Melodically and faster - emotionality and natural impulses
Monotone and slower - control and restraint
This is a cultural interpretation
Which does our society value?
Masculine speech melodies can be heard to be metaphors for control
female speech melodies as uncontrolled
women’s speech behaviour is negatively evaluated in relation to male
Women’s frequent changes in pitch and volume may serve the
function of attracting and holding the listeners attention
23. Affective tags "are used not to signal uncertainty on the part of
the speaker, but to indicate concern for the addressee":
Open the door for me, could you?
His portraits are quite static by comparison, aren't they?
Affective tags are further subdivided into two kinds: softeners
like the first example above, which conventionally mitigate the
force of what would otherwise be an impolite demand
facilitative tags like the second example, which invite the
listener to take a conversational turn to comment on the
Women use more tag questions than men
24. (1) Subordinate groups must be polite
(2) Woman’s role as guardian of society’s values
(3) Vernacular forms express machismo - men who act like
women are strongly criticized, men consciously or
unconsciously strive toward speech norms that reject
styles associated with women ``Covert prestige``
• because women model their behaviour on middle class
styles men covertly prefer “working class” speech
(1) Women have less access to power and status: they ‘make
up’ for this by their preferences for the prestige
(standard) linguistic forms. This is thought to give them
respect and some status.
Explanations for differences
25. (5) women are more conscious of prestige norms and strive to use
them because they are judged by their social self-presentation and
are aware of strong social sanction if they do not conform –
(6) Women and men are socialized in different ways which is reflected
in their language use patterns.
(7) women may be more status conscious than men because:
– society sets more standards for women and
– Women’s typical activities do not confer status itself.
– Women don`t want to use lower class language because of the
associations made with lower class people
(8) Women and men have different networks which lead to women
and men using different ways of speaking.
(9) many of the jobs available to women require standard form
Explanations for differences
26. Women use more hedge words
Use mitigation to blunt direct statement
More tag questions
Men and women vary in frequencies with which they use –
particular sounds (pronunciation), prosodic features (intonation,
velocity) grammar and choices of vocabulary. i.e. women and men
use have different styles of speaking (although for the most part we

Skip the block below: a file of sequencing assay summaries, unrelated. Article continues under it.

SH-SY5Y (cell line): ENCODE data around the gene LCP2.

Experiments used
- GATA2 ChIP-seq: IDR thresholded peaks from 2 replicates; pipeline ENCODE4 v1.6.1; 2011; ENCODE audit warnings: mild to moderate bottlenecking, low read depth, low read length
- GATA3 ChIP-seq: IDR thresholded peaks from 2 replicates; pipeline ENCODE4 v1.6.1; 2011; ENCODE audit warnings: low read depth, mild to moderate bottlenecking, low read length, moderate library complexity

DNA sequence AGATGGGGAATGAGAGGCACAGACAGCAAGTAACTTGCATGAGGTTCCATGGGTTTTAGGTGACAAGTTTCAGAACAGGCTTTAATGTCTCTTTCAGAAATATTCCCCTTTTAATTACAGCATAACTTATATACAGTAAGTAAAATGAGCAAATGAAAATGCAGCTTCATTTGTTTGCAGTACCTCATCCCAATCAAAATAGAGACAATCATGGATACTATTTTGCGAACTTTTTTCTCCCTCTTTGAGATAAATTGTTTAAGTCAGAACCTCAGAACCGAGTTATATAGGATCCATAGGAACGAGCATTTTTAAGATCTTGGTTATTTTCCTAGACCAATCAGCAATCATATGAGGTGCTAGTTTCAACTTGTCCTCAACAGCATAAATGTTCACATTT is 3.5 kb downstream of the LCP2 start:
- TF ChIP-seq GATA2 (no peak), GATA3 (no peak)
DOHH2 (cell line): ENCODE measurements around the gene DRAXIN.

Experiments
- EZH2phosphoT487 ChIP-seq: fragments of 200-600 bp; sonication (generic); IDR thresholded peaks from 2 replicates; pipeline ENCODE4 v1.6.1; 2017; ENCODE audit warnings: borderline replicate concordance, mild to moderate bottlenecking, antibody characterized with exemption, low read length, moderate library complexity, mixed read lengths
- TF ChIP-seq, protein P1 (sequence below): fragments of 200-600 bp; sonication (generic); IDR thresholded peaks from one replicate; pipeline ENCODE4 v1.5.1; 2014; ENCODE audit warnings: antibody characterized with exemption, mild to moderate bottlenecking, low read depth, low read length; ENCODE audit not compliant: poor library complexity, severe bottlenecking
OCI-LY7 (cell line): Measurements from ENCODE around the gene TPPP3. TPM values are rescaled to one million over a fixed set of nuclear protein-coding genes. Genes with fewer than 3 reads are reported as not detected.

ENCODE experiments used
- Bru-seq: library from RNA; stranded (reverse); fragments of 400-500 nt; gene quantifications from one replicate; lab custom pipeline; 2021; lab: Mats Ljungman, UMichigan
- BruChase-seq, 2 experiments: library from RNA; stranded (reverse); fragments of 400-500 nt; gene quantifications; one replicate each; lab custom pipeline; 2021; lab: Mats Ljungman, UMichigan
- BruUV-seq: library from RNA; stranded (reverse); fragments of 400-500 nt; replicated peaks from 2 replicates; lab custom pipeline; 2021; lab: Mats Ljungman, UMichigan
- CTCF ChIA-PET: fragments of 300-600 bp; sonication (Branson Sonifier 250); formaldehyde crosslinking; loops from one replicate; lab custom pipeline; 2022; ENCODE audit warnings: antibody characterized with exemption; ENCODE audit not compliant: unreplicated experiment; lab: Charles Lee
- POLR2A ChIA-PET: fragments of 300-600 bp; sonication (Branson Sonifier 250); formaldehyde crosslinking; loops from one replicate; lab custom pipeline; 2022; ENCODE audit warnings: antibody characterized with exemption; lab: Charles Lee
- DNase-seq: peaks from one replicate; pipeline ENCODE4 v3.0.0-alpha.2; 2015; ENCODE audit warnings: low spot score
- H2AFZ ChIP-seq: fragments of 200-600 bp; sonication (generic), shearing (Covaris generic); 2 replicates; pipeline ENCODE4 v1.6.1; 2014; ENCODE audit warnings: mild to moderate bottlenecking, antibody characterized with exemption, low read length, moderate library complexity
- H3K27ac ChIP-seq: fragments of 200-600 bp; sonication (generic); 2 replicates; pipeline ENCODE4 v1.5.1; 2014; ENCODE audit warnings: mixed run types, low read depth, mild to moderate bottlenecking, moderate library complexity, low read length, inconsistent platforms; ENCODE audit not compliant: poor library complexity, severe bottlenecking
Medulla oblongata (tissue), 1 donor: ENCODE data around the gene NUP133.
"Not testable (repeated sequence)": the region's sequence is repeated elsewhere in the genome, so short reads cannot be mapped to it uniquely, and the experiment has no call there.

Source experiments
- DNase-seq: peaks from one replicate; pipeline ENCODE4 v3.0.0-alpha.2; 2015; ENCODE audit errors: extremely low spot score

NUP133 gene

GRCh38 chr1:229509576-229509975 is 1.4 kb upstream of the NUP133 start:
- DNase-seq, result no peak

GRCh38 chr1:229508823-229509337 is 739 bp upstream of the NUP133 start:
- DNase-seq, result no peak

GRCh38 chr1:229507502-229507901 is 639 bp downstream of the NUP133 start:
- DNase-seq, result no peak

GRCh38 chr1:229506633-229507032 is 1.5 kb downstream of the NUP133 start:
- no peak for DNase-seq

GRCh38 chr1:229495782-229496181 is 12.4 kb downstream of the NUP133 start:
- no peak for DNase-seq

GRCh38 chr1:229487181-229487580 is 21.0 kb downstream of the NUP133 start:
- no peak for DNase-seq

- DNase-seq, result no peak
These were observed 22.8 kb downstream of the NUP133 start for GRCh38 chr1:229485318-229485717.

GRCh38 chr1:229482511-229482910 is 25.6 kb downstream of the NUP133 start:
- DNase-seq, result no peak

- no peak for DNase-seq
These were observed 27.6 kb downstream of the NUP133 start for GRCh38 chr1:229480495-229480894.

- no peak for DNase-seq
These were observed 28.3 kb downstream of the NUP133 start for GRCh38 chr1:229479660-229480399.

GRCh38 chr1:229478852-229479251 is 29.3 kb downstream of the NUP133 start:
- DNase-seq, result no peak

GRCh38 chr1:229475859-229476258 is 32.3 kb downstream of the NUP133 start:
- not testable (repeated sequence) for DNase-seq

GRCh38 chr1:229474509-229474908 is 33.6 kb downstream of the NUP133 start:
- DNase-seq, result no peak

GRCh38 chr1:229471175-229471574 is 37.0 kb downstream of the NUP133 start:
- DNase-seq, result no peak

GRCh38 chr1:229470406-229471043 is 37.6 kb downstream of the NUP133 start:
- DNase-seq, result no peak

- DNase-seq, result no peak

speak the same)
Linguistic and stylistic variations arise from, reflect and reinforce
existing gender differences
Gender is an aspect of identity that is enacted through speech
careful speech by women reflects their position in a hierarchical
system of gender in which they are culturally relegated to second
27. • Who talks more?
• Who interrupts
• Who introduces
• Who asks
• Who is more
Do Men and Women Use Language
28. Men and women in conversation
Who talks more?
• Stereotype says that women talk more
– A woman's tongue wags like a lamb's tail.
– Foxes are all tail and women are all tongue.
– The North Sea will sooner be found wanting in
water than a woman be at a loss for a word.
29. Lucas Cranach the Elder (German,
1472-1553). Cardinal Albrecht of
Brandenburg as St. Jerome in his
Describe the Picture?
Men took almost 4 times as long to
describe painting by Durer as
Perhaps because women are
socialized to defer to men in thier
“talkative” women are women who
talk as much as men
Because men have more rights to
talk they are not seen as talkative
In real settings men tend to be
30. In Faculty meetings men talk almost 4 times longer than women
In informal settings it was more equal
In discussions of emotion men talked less – were more silent
Is the unwillingness to talk a means to maintain and assert power?
By not talking men appear unemotional and rational – a good way to
By being silent men control the conversation – “play by my rules”
settings who talks
31. Who Interrupts and overlaps more?
Survey of faculty
% of utterances
MM 43% 55%
FF 57% 45%
MF 96% 100%
FM 4% 0%
Zimmerman and West (1975)
Interruptions are violations of current speakers rights
Overlaps are errors in judgement in transitions and timing of next turn
The table indicates a male exercise of power
32. Cross Sex Conversation in 5 dyads between unacquainted people
Amount of Interruption
Conversation Male initiated Female initiated
Dyad 1 75% 25%
Dyad 2 100% 0%
Dyad 3 67% 33%
Dyad 4 83% 17%
Dyad 5 63% 37%